Scientific experiments have brought mankind all sorts of great inventions, like the lightbulb, the telephone and the four-slice toaster. Another experiment has brought the world something it didn't know it wanted: a vomiting machine.
North Carolina researchers joined forces to create just such an insane-sounding device as part of a study that found that virus particles such as those from the fast-spreading human norovirus, which causes acute gastroenteritis, can leave the body of a person who vomits and then hang in the air and infect others.
Researchers from North Carolina State University in Raleigh and Wake Forest University in Winston-Salem created a batch of fake vomit that they infected with the MS2 bacteriophage virus, a type of norovirus that isn't harmful to humans and is commonly used in similar simulated demonstrations. They sprayed the vomit through the machine, which features a throat-like tube encased in a one-quarter-scale clay model of a human face in a plexiglass box.
Then they waited to see how much of the virus aerosolized in the air in the form of particles after the simulated person lost its simulated lunch, according to the study, which appeared in the journal PLOS ONE Wednesday.
Only a small percentage of the virus particles hung around in the air, but "in absolute terms, it is a lot compared to the amount of virus needed to cause infection," Francis de los Reyes, a professor of civil, construction and environmental engineering and an associate faculty member of microbiology at North Carolina State, said in a statement.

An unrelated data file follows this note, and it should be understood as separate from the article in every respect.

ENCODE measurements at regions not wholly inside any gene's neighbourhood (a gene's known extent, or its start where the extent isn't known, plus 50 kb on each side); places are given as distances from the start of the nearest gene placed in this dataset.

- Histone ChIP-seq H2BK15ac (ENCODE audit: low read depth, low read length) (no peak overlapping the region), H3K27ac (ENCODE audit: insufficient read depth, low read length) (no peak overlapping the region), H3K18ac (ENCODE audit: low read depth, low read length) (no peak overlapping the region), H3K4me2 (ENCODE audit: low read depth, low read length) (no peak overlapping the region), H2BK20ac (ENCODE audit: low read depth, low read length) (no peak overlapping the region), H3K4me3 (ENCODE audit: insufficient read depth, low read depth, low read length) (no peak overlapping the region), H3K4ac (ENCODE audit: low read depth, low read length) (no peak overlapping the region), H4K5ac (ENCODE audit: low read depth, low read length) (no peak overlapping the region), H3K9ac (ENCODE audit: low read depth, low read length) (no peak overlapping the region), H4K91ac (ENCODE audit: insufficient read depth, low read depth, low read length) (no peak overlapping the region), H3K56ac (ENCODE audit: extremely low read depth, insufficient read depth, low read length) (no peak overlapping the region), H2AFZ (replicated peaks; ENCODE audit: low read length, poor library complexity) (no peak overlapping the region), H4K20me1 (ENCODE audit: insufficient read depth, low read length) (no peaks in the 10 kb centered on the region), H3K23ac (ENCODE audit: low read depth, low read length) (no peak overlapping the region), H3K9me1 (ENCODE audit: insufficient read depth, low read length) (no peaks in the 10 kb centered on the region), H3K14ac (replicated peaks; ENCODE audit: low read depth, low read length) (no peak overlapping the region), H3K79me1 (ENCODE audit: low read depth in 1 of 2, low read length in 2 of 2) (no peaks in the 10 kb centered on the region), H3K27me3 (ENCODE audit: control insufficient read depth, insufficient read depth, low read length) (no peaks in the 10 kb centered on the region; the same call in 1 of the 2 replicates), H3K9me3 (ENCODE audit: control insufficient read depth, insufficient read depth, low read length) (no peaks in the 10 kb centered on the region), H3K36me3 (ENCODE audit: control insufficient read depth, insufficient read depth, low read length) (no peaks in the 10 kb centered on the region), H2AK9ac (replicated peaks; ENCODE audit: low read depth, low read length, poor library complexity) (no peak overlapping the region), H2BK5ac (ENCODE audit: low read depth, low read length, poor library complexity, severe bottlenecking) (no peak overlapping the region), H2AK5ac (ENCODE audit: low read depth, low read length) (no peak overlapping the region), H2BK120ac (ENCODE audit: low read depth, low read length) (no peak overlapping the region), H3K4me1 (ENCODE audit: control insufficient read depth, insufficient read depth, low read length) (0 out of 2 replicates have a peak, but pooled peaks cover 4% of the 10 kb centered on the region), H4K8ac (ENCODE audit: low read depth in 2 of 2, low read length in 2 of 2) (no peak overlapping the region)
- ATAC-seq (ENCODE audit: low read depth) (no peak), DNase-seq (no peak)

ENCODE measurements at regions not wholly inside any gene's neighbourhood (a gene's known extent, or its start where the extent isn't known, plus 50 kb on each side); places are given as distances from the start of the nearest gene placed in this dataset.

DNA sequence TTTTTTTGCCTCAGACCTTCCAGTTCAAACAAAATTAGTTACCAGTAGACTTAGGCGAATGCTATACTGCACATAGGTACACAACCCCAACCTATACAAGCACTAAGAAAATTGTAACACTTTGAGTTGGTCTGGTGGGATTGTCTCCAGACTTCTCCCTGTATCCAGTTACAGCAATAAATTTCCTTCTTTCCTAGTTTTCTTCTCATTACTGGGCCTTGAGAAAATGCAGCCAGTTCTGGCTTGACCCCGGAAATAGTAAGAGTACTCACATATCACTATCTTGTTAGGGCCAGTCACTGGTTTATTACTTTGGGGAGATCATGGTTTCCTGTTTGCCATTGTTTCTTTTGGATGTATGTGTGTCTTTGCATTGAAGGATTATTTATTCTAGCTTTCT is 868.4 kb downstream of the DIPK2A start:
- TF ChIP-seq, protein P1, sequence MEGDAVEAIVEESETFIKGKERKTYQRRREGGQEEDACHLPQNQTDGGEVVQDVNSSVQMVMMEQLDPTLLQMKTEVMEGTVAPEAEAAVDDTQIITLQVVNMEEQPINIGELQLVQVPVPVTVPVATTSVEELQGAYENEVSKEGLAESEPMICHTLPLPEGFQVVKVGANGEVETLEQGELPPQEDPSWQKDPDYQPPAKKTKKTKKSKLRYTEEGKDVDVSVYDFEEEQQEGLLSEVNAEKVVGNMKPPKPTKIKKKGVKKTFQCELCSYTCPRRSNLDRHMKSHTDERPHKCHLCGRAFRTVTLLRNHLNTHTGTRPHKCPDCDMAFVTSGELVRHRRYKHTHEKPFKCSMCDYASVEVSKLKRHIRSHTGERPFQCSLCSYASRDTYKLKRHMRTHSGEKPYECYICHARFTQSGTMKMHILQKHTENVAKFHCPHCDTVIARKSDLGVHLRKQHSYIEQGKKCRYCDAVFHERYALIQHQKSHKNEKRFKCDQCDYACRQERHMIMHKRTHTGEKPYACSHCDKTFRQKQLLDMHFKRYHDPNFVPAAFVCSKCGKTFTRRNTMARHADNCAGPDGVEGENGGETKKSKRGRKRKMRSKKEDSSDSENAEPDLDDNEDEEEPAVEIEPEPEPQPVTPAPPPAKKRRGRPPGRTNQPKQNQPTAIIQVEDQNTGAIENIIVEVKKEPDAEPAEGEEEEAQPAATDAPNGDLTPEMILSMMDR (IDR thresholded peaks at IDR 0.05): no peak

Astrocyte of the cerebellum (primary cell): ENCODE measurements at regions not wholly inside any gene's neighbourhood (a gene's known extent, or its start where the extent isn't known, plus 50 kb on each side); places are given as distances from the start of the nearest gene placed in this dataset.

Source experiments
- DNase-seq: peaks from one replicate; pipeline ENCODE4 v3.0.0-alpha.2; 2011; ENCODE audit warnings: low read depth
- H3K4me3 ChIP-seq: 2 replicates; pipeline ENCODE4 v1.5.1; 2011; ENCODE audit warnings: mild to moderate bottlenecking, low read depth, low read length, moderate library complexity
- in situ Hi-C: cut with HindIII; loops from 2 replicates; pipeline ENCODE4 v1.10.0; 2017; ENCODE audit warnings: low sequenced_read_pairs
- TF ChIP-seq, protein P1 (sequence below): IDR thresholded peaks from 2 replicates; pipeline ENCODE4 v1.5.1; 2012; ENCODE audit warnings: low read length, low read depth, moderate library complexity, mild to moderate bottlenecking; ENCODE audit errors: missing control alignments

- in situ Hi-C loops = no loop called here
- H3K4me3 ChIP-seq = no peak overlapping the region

He also notes that just .02 percent of the virus aersolized but that's "more than enough to infect other people."
If you're grossed out already, brace yourself, because it gets even grosser. These particles can land in a person's mouth and cause an infection if they are swallowed, says Lee-Ann Jaykus, a North Carolina State professor of food, bioprocessing and nutrition sciences.
"But those airborne particles could also land on nearby surfaces like tables and door handles, causing environmental contamination," Jaykus said. "And norovirus can hang around for weeks, so anyone that touches that table and then puts their hand to their mouth could be at risk for infection."
This isn't the first time scientists have built something that vomits to show how diseases can spread. Back in 2013, scientists at the Health & Safety Laboratory in the UK built that also showed how the norovirus, which causes nausea, vomiting, watery diarrhea and abdominal pain, can spread to other people when victims blow chunks.
North Carolina State also released a video of its achievement in simulated barfing. You really shouldn't watch it if you're eating anything, although I probably should have said that at the very beginning of this story.